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Art review: 'Installations Inside/Out' at Pasadena's Armory Center for the Arts

October 5, 2009 | 12:15 pm

Pae White 1

To celebrate its 20th anniversary, Pasadena's Armory Center for the Arts has invited 20 artists it has worked with in the past to create site-specific art and installations for a new exhibition. Armory gallery director Jay Belloli and curator Sinead Finnerty-Pyne assembled the show as a tribute to the venue's exhibition history.

Some works, such as Bruce Nauman's recent execution of a never-realized 1969 plan to skywrite over the city, were temporal events. Others, including Matthew Moore’s organic vegetable sculpture and Jane Mulfinger's interactive piece, in which stationary bicycles create electrical power to light up a chandelier, are located elsewhere in Pasadena. (Moore's work is in a deserted lot at 733 N. Fair Oaks Ave., Mulfinger's in a YWCA at 78 N. Marengo Ave., near City Hall.) A dozen artists' pieces are on view inside the Armory's gallery.

The gallery show is a mixed bag. A word-and-image painting by Edward Ruscha and a large wall relief composed from electronic personal-computer boards by Carl Cheng, for example, don't exactly qualify as either site-specific or installation art.

They are good pieces, though. Ruscha's painting is a typically witty pairing, this time of parking instructions for Sunset Strip nightclubs against the backdrop of a challenging, perhaps unscalable mountain peak. (Saturday night can be the loneliest night of the week.) Cheng's large relief, displayed within a slate-gray room, configures a smart aerial map of L.A. assembled from disassembled bits of communications hardware — a vast urban wasteland, torqued at the center, awaiting its human-powered software to provide personal connection.

Indeed, the two knockout works in “Installations Inside/Out” don't really fit the thematic plan, either. Pae White's gorgeous pair of enormous woven tapestries do face off against each other across the main room, creating a charged space between them. But finally they seem like portable, independent wall works.

“Colored Crinkle,” 10 feet high and 21 feet wide, is a dazzling rainbow of red, yellow, brown and silvery white hues, which creates the illusion of a vast, light-reflective piece of crumpled Mylar. “Smoke Knows,” only slightly smaller, shows a limpid swirl of drifting cigarette fumes in threads of white, black, brown, gray and blue. Like the other tapestry, this one slowly yields an unexpected panoply of sensuous colors upon closer examination.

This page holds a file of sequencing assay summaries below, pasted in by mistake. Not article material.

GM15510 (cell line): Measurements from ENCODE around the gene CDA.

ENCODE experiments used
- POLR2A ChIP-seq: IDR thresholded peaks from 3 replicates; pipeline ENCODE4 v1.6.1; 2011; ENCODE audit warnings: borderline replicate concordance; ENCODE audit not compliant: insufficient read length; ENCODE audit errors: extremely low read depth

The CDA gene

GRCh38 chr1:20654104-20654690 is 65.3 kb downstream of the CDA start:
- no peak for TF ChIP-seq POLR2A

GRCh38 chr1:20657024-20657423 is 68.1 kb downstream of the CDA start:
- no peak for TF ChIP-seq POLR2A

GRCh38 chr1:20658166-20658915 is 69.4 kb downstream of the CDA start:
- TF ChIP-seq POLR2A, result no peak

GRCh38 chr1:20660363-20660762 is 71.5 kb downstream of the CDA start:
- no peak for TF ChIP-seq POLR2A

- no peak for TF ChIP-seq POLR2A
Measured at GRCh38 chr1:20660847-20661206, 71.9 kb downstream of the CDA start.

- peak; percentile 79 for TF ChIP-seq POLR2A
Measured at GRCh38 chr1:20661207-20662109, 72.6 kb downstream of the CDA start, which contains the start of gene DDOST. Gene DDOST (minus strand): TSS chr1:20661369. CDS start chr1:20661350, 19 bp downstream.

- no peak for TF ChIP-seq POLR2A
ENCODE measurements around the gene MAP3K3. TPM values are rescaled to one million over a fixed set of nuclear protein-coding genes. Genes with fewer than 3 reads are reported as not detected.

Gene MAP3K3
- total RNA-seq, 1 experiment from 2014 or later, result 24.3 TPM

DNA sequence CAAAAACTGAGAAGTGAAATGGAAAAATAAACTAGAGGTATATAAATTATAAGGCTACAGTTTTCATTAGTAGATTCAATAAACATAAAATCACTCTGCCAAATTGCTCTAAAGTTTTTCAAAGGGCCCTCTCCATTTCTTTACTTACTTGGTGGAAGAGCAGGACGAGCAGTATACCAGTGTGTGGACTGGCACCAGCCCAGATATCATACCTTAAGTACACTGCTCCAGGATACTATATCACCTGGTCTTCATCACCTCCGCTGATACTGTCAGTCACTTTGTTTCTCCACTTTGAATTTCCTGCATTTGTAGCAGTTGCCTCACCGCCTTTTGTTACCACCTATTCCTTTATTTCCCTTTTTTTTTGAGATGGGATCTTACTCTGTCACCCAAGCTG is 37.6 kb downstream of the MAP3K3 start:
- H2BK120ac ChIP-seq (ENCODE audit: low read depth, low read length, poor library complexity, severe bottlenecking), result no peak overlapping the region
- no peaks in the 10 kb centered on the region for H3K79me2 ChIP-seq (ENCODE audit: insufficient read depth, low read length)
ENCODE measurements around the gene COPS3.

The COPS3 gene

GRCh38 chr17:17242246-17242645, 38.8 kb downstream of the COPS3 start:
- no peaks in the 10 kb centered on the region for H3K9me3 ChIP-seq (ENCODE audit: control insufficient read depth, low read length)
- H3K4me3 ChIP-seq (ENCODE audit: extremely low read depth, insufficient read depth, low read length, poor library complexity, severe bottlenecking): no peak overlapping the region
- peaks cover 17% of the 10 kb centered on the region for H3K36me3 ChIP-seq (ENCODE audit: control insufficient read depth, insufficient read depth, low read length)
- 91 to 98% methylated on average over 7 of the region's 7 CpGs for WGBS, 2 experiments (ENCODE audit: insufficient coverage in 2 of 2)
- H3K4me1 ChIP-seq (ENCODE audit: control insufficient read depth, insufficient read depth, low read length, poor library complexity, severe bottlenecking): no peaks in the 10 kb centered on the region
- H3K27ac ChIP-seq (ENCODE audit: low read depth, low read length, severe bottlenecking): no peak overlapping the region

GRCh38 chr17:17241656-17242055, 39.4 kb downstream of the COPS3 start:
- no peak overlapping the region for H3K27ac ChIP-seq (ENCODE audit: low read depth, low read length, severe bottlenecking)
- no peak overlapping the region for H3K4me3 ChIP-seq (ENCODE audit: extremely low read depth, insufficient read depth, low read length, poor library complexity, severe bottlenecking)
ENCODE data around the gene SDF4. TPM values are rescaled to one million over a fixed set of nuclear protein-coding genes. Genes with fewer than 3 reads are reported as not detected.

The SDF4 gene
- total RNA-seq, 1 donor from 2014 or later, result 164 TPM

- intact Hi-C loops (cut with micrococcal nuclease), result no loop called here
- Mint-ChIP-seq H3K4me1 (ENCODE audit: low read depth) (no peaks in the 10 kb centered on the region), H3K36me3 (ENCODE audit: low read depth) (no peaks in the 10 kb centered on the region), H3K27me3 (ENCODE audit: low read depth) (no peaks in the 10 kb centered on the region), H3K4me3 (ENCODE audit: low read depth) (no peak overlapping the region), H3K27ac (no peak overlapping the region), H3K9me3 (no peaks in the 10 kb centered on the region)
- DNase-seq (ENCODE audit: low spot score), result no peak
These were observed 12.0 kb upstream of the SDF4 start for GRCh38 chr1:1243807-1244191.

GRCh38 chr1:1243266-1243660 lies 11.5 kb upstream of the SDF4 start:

White's fashioning of these ethereal images is powerful. At first, each one looks like a complete abstraction, which only then begins to coalesce into a fixed image of something evanescent and transitory. Perhaps White's surprising materials -- tightly woven cotton and polyester, which aren't exactly the silk and silver threads of tapestry's glory days in Renaissance and Baroque Europe -- are the reason for the magical visual effect. Whatever the case, this bit of “smoke and mirrors” is an invitation to marvel.

Mario Ybarra Jr. has made a “wall of fame” and a gift shop in honor of Reggie, the famous 7½ -foot-long, 114-pound alligator that eluded capture for two years in Harbor City's 56-acre Machado Lake. A local resident (reportedly a former LAPD officer) had allegedly illegally raised him as a pet, then dumped him in the lake when he got too big; futile (and expensive) efforts to capture Reggie a while back gained the wild animal an enthusiastic local following.

Ybarra's vinyl mural, easel paintings, news clippings, alligator-themed furniture and souvenirs – including the usual key chains, plush toys and jewelry, but topped off by a crispy “portrait” of Reggie made from deep-fried chicharrón – are remnants of a mythical fan club for a dangerous-but-lovable outlaw. Art is wittily positioned as a similar cultural marker for compelling fantasies of the contemporary social role held by artists. Reggie ended up in the Los Angeles Zoo, Ybarra's art in a museum.

Michael C. McMillen brings his well-known skills at crafting environments as phony perfect as a movie set to a dank, bunker-like room draped in military camouflage and stacked with suitcases, cartons and assorted dust-covered junk. Reminiscent of a 1950s bomb shelter, the set is a stage for the projection of a looped montage of apparently found movie footage.

War-time newsreels intersect with aerial views of swimsuit-clad bathers idly wading at the ocean's edge  — a sort of “On the Beach” motif of pervasive doom and quiet yearning, which today feels right on target (you should pardon the expression). Titled “Quotidian Man,” the theatrical installation evokes the commonplace hum of anxiety lurking beneath the glossy surface of modern American life, which periodically erupts into an irrational  paroxysm of violence.

Upstairs, Deborah Aschheim's suspended tangles of plastic tubing dimly illuminated by light-emitting diodes comprise the show's final compelling work. Surrounding architectural models vaguely familiar in their science-fiction trappings, the glowing lights of “Nostalgia for the Future” speak of failed Utopias, here  reduced to a level approaching nightclub party décor. Like McMillen, Aschheim fabricates a pungent environment at once fragile, beautiful and bereft.

Additional gallery works by Seth Kaufman, Carlos Mollura, Sarah Perry, Betye Saar, John Trevino and the team of Kim Abeles and Ken Marchionno are also on view. A catalog to document the commissioned installations is currently in the works.

-- Christopher Knight

Photo: Pae White, "Colored Crinkle." Credit: Fredrik Nilson


 
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